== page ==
Programmatic buying – the latest buzzword that you probably hear everywhere. It has been around for a while now, but it has become increasingly more important as marketers test and find value in its ability to engage consumers throughout all phases of the purchase funnel, from broad reach, low-cost tactics to lower funnel retargeting. So what are the key things to know about and where is everyone headed with this? To help answer these questions, I have spoken with Jay Habegger, CEO of OwnerIQ.
Leah Block: How are most marketers and advertisers using programmatic buying today and what are the important findings that are being uncovered?
Jay Habegger: Programmatic buying today seems to focus on one of two extremes:
- Narrow focus on bottom funnel retargeting strategies.
- Broad reach, low-cost “spray-and-pray” tactics.
The former is efficient, but lacks scale. The latter is scalable, but lacks quality. I have found that the most effective campaigns are those that are set up to engage consumers at all phases of the purchase funnel and also include vendor compensation that is appropriately based on the contribution level that the media has on each particular phase. For example, prospecting media placements should have a different cost-per-sale goal compared to retargeting. This would give vendors the flexibility and incentive to address all phases of the sales funnel and drive ROI.
LB: If you could give every media planner and marketer out there one piece of advice to keep in mind when planning to utilize programmatic buying, what would it be?
JH: It is important to give a lot of thought to what the appropriate KPIs (key performance indicators) will be for the campaign. Your success metric, or success metrics, should align with your campaign’s objective. Many times, buyers will mistakenly choose CPA as the key success metric for an ROI program. While it is a good indication of performance, how efficiently a sale is converted gives little indication of the ultimate value of that conversion. We have seen many advertisers fall into a trap, where they cannot scale their campaign because their CPA goals are too restrictive, which places limits on their program and results in a smaller ROI.
LB: Where is programmatic buying headed/what is the next big thing that everyone will be focused on?
JH: “Top funnel” attribution and data transparency will be much bigger themes moving forward. Advertisers and marketers are looking for solutions to help them scale beyond just their retargeting programs; solutions that will help them fill the funnel with new consumers. To that end, attribution models will evolve to begin assigning more value to “top funnel” impressions – impressions that reach consumers at the top or middle of the funnel, versus strictly focusing on the bottom of the funnel.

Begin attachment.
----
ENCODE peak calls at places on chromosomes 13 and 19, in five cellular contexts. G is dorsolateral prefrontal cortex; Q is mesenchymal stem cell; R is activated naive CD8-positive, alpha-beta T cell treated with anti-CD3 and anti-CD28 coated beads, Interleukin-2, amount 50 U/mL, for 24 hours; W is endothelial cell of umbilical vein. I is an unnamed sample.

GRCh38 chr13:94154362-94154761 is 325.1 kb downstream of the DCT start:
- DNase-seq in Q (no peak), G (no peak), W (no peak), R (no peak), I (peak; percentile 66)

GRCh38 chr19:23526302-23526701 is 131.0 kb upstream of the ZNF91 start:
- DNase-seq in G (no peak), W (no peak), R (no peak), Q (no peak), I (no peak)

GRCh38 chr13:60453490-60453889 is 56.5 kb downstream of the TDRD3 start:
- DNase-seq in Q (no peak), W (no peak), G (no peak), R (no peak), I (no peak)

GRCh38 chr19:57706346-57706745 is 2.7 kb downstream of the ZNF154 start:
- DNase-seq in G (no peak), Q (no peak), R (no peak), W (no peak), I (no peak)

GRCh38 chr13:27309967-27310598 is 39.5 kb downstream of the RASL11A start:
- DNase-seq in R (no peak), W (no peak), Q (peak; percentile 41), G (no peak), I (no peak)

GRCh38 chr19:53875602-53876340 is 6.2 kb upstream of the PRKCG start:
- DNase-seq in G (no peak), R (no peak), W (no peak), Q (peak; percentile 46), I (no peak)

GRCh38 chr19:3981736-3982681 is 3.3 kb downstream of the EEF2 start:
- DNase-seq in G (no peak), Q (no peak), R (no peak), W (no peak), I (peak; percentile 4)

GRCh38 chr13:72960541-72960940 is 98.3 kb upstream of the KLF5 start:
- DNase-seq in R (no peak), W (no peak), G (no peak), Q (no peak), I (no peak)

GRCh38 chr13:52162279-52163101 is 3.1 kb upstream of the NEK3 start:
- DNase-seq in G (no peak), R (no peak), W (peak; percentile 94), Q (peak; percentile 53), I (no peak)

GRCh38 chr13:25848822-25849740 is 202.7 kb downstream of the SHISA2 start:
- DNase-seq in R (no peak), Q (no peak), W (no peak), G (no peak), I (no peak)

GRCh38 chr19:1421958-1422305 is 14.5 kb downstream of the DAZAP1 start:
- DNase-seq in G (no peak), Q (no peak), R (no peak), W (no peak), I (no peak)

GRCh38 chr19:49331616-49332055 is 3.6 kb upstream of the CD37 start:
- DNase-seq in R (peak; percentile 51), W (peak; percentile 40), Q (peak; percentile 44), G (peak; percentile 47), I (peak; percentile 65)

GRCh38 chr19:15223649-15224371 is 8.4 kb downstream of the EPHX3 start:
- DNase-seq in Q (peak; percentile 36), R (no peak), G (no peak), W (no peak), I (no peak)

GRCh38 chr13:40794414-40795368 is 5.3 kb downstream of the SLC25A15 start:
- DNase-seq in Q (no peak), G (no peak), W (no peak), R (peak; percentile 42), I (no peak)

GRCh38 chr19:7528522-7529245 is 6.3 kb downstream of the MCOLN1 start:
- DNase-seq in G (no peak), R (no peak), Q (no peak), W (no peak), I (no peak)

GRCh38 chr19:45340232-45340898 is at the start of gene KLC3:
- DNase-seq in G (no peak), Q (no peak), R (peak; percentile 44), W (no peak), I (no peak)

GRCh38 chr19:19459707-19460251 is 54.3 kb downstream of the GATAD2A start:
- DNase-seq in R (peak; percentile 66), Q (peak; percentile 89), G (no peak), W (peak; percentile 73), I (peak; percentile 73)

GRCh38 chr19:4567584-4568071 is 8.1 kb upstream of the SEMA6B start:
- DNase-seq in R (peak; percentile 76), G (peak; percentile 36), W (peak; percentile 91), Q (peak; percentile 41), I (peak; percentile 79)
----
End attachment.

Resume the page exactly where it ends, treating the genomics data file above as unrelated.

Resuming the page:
In addition, more advertisers and marketers are asking for data transparency. Last year, “where” we delivered ad impressions was a chief concern. However, next year will focus on “why” we delivered ad impressions, i.e., what specific behaviors are being targeted. More and more advertisers are consolidating their retargeting efforts and looking for alternative prospecting solutions to help them build scale. Vendors will be asked to be more transparent with their targeting methods and data sources to ensure they are reaching non-retargeting prospects.
LB: How is OwnerIQ embracing this new question of “why” that advertisers and marketers are asking?
JH: We have built a vertically integrated business model specifically designed to manage the process of data collection through to media execution. We form direct strategic partnerships with e-commerce and transactional websites to collect consumer browsing behaviors on products and brands. These partnerships include retailers, manufacturers, price comparison, and coupon websites. We also have our own DMP, CoEx, which was specifically built to manage our unique product and brand data. It contains a taxonomy of over 5,000 products and 8,000 brands. This enables us to apply a full funnel approach to all advertiser campaigns: convert mid-to-bottom funnel consumers closer to sale, while continuing to prospect against consumers that are more top funnel, but are still actively engaging with products and brands.